With Ben Affleck confirmed to star in his own Batman film, fans of the Caped Crusader are about to step foot into an entirely new version of the character’s world that was only glimpsed in Batman v Superman: Dawn of Justice. It remains to be seen where Affleck’s film will rank alongside the other standalone Batman releases that preceded it, but with his film and Justice League on the way, there will be plenty of the Dark Knight to go around.
With that in mind, we’re looking back at all the of the actors who have played Batman in a live-action theatrical film. Since we’re not including animated releases, don’t expect to see Kevin Conroy in Batman: Mask of the Phantasm or Will Arnett in The LEGO Movie listed below.
6. George Clooney, Batman & Robin (1997)
Clooney is among the most charismatic and powerful Hollywood stars, but you wouldn’t know it from this Joel Schumacher film. Saddled with a horrendous script and a nippled Batsuit, the actor wouldn’t have really been able to do much to save this mess. Moreover, Batman & Robin doesn’t even try to make the Caped Crusader or his billionaire alter-ego remotely interesting. Talk about missed opportunities.
5. Val Kilmer, Batman Forever (1995)
Any actor filling in for Michal Keaton was doomed to be compared to his fan-favorite portrayal of the DC hero. Considering that fact, Kilmer actually does a solid job of making the character his own. While not as clearly defined as some of the other interpretations on this list, his Bruce Wayne/Batman at least taps into the duality inherent in the character, even if the film itself leans a bit too heavily on the campy humor that would derail its direct sequel.
4. Adam West, Batman: The Movie (1966)
If we were taking West’s popular stint as Batman on the eponymous TV show into account, he may rank a bit higher on this list. However, his tongue-in-cheek performance as the Caped Crusader (“Some days you just can’t get rid of a bomb!”) is so pitch-perfect for the campy tone of both the show and this film adaptation that he deserves some respect for being the only one to aim for a sillier, decidedly less brooding take on the character and making it work.
3. Michael Keaton, Batman (1989) and Batman Returns (1992)
Fans were outraged at the thought of Michael “Mr. Mom” Keaton playing the iconic superhero, especially in the wake of sophisticated comic book titles like Frank Miller’s The Dark Knight Returns a few years earlier. Nowadays, that thought seems ludicrous, as Keaton’s performance perfectly captures the inner torment of the character as well as his unstable nature (“You want to get nuts? Let’s get nuts!”). Even though he doesn’t have the physicality of other Batman actors, Keaton was the first to prove that a serious live-action film about the hero could find an audience.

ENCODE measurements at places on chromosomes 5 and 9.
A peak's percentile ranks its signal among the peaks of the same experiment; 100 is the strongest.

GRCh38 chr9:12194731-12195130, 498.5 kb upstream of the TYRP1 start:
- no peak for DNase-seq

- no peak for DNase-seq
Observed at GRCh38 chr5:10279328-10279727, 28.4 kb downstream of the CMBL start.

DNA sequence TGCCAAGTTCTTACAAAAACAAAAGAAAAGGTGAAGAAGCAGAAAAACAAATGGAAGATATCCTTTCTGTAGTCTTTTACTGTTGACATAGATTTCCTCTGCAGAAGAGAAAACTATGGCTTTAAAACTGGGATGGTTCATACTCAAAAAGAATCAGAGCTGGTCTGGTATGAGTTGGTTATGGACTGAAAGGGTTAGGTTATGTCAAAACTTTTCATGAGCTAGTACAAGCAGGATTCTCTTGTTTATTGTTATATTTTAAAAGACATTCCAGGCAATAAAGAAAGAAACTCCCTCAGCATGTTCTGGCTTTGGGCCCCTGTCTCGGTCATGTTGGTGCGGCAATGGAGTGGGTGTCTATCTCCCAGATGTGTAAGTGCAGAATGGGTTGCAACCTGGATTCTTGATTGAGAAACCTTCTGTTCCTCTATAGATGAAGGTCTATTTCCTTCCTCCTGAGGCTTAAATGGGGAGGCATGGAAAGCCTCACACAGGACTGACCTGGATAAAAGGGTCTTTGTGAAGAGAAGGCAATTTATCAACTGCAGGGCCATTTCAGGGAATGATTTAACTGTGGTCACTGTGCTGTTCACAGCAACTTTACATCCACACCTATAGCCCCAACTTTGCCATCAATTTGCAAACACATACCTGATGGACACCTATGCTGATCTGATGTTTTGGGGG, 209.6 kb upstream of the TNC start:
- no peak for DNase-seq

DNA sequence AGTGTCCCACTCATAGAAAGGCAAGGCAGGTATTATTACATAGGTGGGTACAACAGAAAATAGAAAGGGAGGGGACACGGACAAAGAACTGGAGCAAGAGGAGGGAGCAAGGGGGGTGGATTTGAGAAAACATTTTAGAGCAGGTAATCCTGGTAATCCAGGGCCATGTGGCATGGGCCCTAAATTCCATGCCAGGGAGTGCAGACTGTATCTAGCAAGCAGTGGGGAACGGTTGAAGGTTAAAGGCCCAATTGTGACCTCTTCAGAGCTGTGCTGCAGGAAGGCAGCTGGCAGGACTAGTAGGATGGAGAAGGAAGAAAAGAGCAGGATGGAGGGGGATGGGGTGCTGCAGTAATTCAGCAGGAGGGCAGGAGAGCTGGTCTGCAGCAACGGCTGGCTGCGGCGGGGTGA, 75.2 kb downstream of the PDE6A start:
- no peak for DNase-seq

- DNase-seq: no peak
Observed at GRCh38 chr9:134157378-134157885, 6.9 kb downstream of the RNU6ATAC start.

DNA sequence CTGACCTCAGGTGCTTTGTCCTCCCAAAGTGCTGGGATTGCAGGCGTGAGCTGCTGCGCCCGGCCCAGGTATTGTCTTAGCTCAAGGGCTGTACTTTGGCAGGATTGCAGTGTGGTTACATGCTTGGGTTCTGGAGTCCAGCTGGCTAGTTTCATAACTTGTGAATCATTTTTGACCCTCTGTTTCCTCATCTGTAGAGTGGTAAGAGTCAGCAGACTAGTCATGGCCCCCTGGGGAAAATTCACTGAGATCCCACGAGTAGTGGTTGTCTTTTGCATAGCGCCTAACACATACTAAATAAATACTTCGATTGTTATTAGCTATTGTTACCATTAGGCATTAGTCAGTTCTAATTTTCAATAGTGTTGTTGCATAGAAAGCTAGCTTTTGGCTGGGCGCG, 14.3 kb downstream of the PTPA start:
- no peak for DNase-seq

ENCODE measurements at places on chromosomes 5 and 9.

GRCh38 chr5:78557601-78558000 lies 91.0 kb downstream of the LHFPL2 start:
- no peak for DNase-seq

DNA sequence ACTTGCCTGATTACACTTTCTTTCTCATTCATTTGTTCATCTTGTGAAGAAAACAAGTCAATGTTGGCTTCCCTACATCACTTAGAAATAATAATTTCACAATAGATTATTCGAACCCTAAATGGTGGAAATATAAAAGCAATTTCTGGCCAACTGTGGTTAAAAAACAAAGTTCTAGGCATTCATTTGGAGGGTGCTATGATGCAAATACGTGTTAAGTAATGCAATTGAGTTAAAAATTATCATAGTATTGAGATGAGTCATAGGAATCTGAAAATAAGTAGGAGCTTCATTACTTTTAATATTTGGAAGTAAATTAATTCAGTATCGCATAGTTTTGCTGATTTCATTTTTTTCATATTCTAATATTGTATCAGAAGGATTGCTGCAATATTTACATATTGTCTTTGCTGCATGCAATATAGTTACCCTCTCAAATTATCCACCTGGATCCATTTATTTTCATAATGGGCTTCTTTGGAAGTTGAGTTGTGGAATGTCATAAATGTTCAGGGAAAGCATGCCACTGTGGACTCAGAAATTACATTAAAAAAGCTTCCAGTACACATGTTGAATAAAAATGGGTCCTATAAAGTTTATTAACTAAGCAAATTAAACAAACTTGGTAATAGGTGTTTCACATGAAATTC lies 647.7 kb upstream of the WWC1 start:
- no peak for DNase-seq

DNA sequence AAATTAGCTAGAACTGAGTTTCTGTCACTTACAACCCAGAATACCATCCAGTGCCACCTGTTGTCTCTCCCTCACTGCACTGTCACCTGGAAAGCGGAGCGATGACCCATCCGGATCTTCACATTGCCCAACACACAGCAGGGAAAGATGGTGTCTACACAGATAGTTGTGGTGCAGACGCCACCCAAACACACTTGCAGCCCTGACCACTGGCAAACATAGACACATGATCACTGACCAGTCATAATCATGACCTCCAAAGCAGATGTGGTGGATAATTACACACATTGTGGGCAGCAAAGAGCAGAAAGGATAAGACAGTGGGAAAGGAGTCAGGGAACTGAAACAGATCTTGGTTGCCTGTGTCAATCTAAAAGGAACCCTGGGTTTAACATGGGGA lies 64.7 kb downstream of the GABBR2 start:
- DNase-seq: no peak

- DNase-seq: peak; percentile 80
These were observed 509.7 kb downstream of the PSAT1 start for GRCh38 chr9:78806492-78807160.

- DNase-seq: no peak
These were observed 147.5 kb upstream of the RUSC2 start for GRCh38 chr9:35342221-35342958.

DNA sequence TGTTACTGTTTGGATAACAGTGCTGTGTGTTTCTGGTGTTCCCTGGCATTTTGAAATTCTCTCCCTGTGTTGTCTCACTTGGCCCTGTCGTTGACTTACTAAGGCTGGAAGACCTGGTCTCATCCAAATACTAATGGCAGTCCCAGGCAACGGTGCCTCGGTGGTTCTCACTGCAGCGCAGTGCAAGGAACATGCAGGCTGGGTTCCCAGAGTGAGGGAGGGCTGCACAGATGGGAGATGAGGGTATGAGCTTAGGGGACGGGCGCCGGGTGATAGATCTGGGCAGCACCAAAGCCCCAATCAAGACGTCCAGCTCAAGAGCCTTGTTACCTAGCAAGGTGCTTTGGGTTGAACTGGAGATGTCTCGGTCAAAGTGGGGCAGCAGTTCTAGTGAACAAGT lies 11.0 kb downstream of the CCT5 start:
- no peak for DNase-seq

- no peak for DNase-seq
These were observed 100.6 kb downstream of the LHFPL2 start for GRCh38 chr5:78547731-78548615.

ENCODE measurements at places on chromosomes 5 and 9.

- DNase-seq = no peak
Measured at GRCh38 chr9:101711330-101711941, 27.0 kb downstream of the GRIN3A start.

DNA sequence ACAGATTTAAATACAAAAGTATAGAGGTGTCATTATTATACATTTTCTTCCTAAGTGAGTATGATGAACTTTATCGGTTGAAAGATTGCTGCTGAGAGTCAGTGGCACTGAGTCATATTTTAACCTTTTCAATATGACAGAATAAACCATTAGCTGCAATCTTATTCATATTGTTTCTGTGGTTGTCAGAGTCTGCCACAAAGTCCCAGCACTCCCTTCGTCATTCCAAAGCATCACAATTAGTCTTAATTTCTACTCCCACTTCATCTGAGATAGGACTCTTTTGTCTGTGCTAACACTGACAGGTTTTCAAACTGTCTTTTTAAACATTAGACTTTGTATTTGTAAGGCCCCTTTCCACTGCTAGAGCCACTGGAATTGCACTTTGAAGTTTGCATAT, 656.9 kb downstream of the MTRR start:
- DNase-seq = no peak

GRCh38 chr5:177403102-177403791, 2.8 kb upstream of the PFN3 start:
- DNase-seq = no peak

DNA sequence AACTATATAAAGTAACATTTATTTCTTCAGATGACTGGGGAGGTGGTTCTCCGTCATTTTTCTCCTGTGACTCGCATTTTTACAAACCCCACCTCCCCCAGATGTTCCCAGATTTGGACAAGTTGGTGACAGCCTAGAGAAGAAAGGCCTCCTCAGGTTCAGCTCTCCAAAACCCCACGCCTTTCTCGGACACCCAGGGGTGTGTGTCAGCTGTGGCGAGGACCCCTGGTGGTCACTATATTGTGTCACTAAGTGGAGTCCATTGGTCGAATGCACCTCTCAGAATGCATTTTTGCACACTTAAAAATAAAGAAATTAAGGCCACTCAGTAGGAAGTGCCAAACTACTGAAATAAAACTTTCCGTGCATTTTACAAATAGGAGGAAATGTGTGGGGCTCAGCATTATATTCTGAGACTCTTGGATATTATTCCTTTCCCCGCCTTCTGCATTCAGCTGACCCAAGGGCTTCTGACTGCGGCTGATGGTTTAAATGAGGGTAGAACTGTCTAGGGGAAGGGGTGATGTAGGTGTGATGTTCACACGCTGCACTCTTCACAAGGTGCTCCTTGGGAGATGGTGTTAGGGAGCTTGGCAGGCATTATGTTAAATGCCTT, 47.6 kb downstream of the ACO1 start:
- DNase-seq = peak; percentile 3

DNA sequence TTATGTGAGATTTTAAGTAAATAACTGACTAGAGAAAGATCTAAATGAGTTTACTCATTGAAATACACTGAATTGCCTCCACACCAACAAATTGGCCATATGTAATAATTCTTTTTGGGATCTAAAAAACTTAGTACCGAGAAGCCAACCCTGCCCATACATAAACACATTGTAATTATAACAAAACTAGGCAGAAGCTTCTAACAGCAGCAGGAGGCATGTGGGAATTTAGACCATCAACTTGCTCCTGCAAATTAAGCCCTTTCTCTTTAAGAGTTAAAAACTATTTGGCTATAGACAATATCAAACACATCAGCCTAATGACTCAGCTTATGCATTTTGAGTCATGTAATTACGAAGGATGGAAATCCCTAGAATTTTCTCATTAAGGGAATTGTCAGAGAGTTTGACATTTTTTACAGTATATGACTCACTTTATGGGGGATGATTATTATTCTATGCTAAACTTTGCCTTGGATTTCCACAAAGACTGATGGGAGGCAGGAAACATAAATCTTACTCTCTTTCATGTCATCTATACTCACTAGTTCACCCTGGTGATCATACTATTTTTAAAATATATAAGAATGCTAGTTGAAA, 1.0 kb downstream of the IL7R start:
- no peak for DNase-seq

2. Ben Affleck, Batman v Superman: Dawn of Justice (2015)
He may have yet to lead an entire film as Gotham City’s vigilante hero, but Affleck has already proven himself capable to bringing together the combat skills, inner turmoil, rage, and charisma that are all necessary to convincingly bring some of the most beloved versions of Batman to life onscreen. Even if opinions on Zack Snyder’s film have largely been mixed, one of the biggest takeaways for fans has been how wrong their initial skepticism about Affleck’s casting was. Once the actor leads his own film, he could very well prove to be the best movie Batman of all time, but he’s not quite there just yet.
1. Christian Bale, The Dark Knight trilogy (2005-2012)
OK, so the Batman voice that Bale adopted throughout the trilogy may be a sticking point for a lot of people, but aside from that, his version of the character is about as perfect as we’ve gotten so far. From his emotional drive to save his city from certain doom to his construction of a spoiled rich guy persona to cover his crime-fighting activities, Bale’s Batman unites the character’s pathos, detective skills, and relentless pursuit of justice to deliver the definitive screen Batman thus far. True, the Oscar-winning actor had a full trilogy to develop his version, but in any case, Affleck needs to get in the character’s head as much as these films do in order to trump Christopher Nolan’s version.
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